Adam: Would you please spend a minute or two just giving us a walkthrough of your recent and most popular visualizations?
Patrick: So, this is one of the first examples of a chart that I created or diagram. As we can see here, it kind of explains a few different things and it resonated with people a lot. CISA – the Cybersecurity and Infrastructure Security Agency has a list called the Known Exploitable Vulnerabilities list. Right? There’s roughly 977 now, but at the time there was 925. What I wanted to do is map CVSS scoring, which is the most common scoring system adopted, and specifically the base score. There are other variants you can use from a scoring system, and what you can see here, just starting there, is these are all exploited, but they’re not all critical vulnerabilities as it relates to this scoring system. And so it kind of highlights that there’s an important aspect that you’ve got to consider as now we have access to exploit data that maybe, you know, these scoring systems aren’t necessarily the best place to start, or maybe we need to look at other, other different sources.
And there’s some things not factored in, but specifically on the right, we see a newer scoring system that is also managed by First.org, and it’s an open standard, the Exploit Prediction Scoring System. his shows the probability of exploitation and the measurements are much different between CVSS and EPSS. But, what I was trying to convey and show here is that EPSS shows a higher likelihood of exploitation and it could be used as an alternative to CVSS, but also that you shouldn’t not look at something like existing exploit data that we know has confirmed exploitation. So this facilitates a lot of good discussion. The other thing that’s not factored in with the base scores and EPSS probability is the amount of work effort for the scores.
I set the EPSS score, I just set some random scores that kind of gave it the look that it has. But the reality is, a score of 8% is equivalent of CVSS 7 from an exploit coverage perspective. So, one of the things that I’m working on in the data is explaining EPSS is probably a better place to start as it relates to vulnerability prioritization because it incorporates exploitation evidence, right? Things that are very, very high risk. So CVSS metrics are used in EPSS for predicting probability. And so these two are relying on each other in a lot of ways.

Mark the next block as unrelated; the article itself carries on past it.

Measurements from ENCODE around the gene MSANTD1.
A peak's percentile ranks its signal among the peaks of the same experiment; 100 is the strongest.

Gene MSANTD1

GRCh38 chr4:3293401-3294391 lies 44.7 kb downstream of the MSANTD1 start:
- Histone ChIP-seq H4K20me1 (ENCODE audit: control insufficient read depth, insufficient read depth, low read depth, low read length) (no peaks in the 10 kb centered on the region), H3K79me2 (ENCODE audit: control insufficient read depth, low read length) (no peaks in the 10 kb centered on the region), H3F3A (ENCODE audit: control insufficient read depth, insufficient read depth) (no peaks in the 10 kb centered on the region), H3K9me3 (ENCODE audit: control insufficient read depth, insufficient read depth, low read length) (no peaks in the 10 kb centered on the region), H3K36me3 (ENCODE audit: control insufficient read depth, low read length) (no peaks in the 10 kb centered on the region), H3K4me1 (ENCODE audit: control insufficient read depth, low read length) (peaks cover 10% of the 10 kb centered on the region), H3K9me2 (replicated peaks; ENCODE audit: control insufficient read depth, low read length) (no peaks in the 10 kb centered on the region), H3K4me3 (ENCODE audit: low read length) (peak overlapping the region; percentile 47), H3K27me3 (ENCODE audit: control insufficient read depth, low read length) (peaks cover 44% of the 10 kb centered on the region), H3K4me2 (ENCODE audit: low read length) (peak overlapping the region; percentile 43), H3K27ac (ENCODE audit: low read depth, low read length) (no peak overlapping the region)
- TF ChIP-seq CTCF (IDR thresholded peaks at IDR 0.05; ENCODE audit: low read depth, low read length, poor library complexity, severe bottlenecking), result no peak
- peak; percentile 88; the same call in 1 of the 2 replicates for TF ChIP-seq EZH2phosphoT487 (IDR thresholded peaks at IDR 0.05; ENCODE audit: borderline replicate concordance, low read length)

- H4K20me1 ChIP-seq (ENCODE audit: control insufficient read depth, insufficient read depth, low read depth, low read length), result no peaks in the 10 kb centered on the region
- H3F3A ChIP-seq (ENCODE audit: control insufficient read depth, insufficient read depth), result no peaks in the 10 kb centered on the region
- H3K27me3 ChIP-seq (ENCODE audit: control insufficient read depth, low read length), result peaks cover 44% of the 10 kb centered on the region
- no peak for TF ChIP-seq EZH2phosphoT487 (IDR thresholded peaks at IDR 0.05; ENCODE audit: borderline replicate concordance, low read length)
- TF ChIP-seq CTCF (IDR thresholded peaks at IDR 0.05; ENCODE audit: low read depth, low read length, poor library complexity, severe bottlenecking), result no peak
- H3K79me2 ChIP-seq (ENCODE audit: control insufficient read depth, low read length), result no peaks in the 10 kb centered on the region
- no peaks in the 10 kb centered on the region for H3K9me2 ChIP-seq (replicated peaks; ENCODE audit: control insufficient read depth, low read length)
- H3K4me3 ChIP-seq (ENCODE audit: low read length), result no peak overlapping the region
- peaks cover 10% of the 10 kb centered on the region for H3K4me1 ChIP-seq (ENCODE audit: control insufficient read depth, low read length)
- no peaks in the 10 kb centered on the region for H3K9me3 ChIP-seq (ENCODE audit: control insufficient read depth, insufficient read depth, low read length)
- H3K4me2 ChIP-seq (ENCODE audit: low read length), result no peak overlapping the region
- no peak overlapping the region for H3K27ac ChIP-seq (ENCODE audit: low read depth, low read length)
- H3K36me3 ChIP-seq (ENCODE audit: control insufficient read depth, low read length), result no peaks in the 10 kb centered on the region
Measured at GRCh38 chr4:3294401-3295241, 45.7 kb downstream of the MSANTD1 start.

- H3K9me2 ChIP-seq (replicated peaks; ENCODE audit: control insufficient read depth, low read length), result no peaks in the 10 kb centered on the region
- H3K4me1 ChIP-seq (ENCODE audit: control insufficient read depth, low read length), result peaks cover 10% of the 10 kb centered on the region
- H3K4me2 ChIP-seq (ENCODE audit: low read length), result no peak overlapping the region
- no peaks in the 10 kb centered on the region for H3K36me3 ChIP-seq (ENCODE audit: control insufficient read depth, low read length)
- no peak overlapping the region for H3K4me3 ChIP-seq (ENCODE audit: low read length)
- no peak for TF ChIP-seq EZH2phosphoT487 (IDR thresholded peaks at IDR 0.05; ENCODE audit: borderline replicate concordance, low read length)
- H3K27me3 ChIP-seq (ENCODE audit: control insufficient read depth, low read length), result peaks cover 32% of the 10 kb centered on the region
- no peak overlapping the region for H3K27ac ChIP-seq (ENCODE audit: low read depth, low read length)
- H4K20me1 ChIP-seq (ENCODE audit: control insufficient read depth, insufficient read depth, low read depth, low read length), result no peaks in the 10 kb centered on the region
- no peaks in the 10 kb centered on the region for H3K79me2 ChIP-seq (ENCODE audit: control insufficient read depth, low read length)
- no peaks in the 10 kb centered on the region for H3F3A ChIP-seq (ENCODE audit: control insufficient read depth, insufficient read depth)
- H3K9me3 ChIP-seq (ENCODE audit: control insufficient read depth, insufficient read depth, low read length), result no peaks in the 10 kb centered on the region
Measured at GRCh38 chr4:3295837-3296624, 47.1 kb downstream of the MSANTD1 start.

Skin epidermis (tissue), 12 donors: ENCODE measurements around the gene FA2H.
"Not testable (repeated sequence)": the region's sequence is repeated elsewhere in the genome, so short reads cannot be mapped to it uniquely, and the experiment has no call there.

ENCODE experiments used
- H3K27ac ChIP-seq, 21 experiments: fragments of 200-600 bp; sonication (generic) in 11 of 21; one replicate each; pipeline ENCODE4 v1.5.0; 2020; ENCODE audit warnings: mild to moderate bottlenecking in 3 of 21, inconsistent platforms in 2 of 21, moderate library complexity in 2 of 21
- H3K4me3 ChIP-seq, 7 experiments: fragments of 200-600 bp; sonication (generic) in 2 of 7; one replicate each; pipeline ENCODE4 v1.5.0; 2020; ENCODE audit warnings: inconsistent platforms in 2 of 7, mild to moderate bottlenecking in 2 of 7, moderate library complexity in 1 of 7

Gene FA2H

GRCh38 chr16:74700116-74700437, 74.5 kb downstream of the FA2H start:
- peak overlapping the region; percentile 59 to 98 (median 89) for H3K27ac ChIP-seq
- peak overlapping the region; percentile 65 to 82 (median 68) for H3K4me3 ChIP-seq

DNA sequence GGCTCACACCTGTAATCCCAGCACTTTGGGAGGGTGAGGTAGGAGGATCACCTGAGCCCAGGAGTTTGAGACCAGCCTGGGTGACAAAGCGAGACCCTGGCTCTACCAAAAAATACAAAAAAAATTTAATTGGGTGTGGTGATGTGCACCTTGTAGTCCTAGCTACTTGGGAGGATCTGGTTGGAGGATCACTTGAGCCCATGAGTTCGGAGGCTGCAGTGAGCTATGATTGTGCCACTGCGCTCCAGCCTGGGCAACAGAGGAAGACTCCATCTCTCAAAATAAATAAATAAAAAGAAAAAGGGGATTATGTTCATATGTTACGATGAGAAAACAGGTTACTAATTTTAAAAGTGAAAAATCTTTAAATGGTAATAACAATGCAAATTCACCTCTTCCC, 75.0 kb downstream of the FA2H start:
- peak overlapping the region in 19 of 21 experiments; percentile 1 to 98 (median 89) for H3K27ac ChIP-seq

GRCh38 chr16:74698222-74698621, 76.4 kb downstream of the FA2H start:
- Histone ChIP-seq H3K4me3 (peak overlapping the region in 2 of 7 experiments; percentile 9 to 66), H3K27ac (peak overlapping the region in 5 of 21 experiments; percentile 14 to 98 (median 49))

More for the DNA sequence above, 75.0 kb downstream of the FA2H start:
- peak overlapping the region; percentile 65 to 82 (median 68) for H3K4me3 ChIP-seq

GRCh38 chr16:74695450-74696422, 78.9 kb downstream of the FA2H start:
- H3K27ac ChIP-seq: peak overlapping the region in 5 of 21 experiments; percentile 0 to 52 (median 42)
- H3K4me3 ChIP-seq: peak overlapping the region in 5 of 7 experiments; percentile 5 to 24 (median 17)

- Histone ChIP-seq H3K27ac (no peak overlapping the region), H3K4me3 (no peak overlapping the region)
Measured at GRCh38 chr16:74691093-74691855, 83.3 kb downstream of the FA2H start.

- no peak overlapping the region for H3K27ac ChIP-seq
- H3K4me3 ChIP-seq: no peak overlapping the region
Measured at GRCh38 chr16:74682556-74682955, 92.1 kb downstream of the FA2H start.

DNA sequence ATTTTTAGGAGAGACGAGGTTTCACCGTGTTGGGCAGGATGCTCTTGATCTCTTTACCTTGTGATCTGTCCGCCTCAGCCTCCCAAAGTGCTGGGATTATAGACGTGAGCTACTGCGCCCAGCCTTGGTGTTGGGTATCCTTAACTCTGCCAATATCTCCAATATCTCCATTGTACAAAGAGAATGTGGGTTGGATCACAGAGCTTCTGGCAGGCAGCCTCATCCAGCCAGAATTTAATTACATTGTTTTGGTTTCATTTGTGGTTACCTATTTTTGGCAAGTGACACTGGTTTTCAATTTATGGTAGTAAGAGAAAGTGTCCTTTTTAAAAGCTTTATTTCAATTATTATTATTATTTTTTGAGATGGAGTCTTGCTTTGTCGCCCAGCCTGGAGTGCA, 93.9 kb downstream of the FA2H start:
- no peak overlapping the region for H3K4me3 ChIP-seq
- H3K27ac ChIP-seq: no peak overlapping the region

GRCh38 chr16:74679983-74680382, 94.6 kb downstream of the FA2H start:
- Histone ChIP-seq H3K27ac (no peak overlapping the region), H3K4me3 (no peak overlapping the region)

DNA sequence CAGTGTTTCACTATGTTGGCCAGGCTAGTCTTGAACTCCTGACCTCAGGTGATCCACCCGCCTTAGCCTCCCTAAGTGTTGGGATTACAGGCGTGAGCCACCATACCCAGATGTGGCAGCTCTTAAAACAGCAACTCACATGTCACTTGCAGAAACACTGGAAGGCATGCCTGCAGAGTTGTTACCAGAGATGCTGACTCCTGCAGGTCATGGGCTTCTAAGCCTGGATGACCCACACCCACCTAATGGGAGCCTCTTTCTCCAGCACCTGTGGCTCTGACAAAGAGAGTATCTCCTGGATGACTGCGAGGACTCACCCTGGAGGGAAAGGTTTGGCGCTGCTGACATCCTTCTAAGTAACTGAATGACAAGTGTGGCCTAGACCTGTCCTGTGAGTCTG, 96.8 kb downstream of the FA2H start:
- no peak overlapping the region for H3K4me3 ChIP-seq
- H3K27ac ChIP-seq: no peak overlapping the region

This one specifically, I took the time though to categorize the CISA Known Exploitable Vulnerabilities list into different technology types. Now, this was my work in creating these technology types, so I tried my best in the experience I have in the tech space to categorize these. So we have things like operating systems, productivity software and networks. So I can click down and I can look at what are the network devices on the CV that are known to be exploitable. And we can see here things like Cisco and then we can look at products. I’m using the categorizations from the KEV, we can look at at Fortinet and some of the different impacted products. But it’s just really interesting to be able to quickly take a spreadsheet and a bunch of tables that you can make sense of and see, oh wow, operating systems are really impacted on my network devices.
People should probably make sure they have really good patch processes in place for these technology categories and technologies, and browsers is an example here. So really the data tells a story of where high level you should be spending some of your work effort and time and making sure that you have good patch process in place. What are your escalation processes when there’s a new vulnerability or a critical vulnerability or a zero day in an operating system or a browser or your network? So people can come to the Nucleus blog and play around and interact with this in a little bit different ways than they had before. So if people want to leverage or use the data visualizations, they’re more than welcome to.